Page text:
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Local VFW post struggling

Organization needs younger members or it could close

Local VFW post struggling

Local VFW post struggling

VFW Post 10825 members Mooney Prosser...

Statesboro’s VFW post has an aging membership, including World War II and Korean War veterans now in their 80s and 90s. Its leaders, several of whom pull double duty just to fill the slate of 12 officers, say the post will fold this year unless it can recruit younger veterans.
Post Commander Jerry McCarthy, 72, convened a little gathering to illustrate and discuss the problem. To his left sat post trustees Lannie Lee, 93, and Mooney Prosser, 89, veterans of World War II.
To his right sat Chris Goodson, 55, who is both the post’s quartermaster and its service officer, and Dean Rakoskie, 63, both senior vice commander and adjutant. Goodson served 21 years in the Marine Corps; Rakoskie, 20 years in the Air Force. Both qualify as Veterans of Foreign Wars because their careers took them to South Korea, where a U.S. service member’s stay of 30 days or more still counts as wartime duty.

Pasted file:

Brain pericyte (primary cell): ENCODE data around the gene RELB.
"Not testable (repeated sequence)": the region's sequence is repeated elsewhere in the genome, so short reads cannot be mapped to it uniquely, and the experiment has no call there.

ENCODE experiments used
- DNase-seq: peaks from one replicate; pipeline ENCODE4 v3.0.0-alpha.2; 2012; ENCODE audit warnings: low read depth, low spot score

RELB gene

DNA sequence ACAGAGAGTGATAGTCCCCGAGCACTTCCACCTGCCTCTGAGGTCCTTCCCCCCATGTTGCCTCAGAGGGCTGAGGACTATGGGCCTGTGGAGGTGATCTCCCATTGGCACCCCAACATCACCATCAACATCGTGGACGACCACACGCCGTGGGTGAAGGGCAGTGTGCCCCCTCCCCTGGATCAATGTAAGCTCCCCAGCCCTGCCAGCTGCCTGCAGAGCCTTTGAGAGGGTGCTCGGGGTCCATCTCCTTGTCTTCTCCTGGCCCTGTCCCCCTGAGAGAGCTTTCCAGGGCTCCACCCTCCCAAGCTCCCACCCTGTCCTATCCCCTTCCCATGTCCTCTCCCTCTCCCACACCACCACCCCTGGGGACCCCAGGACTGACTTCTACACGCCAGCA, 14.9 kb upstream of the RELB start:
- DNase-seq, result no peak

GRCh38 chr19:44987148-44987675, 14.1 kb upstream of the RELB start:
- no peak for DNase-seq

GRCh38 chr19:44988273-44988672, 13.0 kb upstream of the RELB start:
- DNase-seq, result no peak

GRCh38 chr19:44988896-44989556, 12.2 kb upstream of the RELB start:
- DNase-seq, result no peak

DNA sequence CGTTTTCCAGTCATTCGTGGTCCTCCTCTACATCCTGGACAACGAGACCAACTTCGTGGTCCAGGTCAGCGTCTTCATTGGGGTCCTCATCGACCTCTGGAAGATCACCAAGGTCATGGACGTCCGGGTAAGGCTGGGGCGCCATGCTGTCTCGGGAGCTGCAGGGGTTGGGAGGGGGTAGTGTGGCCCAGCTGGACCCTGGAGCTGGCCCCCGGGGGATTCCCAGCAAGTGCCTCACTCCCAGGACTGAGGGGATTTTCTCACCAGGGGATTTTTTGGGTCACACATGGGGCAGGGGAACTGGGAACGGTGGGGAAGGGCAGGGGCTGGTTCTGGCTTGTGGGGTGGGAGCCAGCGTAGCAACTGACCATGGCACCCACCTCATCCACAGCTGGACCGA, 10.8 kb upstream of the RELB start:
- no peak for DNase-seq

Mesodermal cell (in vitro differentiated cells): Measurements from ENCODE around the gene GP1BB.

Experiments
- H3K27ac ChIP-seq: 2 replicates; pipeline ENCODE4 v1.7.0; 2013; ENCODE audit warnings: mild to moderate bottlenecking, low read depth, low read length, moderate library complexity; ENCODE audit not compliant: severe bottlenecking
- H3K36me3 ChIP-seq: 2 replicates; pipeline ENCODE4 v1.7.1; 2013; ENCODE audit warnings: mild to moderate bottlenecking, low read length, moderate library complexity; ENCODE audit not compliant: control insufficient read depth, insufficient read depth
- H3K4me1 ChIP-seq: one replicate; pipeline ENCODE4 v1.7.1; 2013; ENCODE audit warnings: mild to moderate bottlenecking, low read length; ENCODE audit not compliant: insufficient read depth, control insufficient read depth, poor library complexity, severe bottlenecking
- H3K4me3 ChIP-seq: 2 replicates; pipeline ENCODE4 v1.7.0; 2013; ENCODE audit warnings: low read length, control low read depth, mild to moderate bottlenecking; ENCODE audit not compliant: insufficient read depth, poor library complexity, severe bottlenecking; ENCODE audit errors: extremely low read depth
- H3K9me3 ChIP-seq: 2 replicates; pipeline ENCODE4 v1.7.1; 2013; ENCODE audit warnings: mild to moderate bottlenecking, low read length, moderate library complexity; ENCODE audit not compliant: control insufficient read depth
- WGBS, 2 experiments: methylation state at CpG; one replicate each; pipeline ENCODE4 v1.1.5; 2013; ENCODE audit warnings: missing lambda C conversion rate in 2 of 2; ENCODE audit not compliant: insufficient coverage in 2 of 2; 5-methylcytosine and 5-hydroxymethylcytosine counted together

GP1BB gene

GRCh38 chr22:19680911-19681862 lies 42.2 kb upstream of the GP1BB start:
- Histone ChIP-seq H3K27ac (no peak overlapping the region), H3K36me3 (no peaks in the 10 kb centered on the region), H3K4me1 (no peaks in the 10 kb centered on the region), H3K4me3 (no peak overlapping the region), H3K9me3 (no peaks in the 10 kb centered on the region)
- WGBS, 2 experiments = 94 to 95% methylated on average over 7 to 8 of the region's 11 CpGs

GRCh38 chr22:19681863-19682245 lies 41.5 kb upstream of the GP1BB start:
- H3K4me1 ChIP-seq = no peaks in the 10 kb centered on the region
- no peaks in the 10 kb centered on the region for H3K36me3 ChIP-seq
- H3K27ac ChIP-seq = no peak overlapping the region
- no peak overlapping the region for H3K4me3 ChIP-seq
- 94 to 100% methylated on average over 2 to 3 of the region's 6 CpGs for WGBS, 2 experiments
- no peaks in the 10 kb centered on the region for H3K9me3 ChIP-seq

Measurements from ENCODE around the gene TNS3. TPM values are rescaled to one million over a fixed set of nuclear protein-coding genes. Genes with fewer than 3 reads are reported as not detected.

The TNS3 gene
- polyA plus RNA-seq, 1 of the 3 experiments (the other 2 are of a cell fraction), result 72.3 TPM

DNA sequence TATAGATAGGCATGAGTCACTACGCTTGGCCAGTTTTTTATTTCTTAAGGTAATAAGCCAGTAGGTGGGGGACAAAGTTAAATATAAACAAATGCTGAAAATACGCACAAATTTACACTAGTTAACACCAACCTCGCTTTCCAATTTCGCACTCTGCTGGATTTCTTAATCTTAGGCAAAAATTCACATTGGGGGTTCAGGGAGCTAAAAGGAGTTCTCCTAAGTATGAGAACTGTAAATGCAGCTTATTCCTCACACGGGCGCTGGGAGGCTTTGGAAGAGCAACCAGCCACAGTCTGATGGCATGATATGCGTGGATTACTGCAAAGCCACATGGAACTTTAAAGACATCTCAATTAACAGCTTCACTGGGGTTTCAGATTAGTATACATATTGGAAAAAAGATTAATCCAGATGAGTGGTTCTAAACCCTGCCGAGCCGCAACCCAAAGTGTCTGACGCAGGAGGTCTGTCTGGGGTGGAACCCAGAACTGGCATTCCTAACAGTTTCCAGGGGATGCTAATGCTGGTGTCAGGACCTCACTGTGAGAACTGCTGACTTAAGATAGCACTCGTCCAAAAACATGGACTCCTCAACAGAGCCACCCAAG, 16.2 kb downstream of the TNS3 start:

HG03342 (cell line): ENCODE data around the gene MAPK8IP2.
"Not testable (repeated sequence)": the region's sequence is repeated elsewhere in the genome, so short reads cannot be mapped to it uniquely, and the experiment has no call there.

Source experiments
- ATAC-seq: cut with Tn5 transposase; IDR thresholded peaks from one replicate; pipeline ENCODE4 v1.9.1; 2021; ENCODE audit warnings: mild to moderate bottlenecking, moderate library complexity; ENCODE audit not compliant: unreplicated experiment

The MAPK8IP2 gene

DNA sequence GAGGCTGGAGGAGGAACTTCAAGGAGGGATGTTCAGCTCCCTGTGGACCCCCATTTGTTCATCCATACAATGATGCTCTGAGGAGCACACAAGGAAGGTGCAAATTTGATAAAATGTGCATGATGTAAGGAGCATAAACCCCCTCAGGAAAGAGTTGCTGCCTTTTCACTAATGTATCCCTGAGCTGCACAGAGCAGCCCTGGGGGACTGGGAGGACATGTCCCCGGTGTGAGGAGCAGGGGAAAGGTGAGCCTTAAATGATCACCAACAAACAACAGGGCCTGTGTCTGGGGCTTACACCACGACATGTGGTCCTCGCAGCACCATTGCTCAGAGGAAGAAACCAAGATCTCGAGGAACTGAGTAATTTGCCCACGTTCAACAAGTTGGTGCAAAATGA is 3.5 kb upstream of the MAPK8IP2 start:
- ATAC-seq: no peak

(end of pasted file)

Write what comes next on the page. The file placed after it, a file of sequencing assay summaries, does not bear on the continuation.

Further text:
McCarthy, who spent six years in the Marine Corps and 27 in the Air National Guard, is a Vietnam veteran from his days as a jet engine mechanic, supporting reconnaissance flights there in 1963-64. He also served at Guantanamo Bay, Cuba, during the 1961 Bay of Pigs invasion and 1962 Cuban Missile Crisis.
“You see these ages. We’ve got a spring chicken here, 55 years old,” McCarthy said. “The rest of us are to the point to where we need help. We need these guys like from Desert Storm, Afghanistan, all these guys. It’s their turn. It went from the Second World War to Korea, Vietnam, now it’s their turn to come in and pick up the ball.”
The post will hold a recruiting drive Thursday, from 7-9 p.m., at the American Legion Hall on Rucker Lane off U.S. Highway 301 South. Annual dues are $35. Applicants should bring their DD 214 forms. The VFW borrows or rents the Legion hall for some events, but its regular meetings are 7 p.m. the first Thursday of each month at Fordham’s Farmhouse restaurant.
Iraq and Afghanistan veterans and Global War on Terror personnel who have served in many other places since Sept. 11, 2001, are eligible for VFW membership. But none have joined VFW Boswell A. Johnson Post 10825, McCarthy said.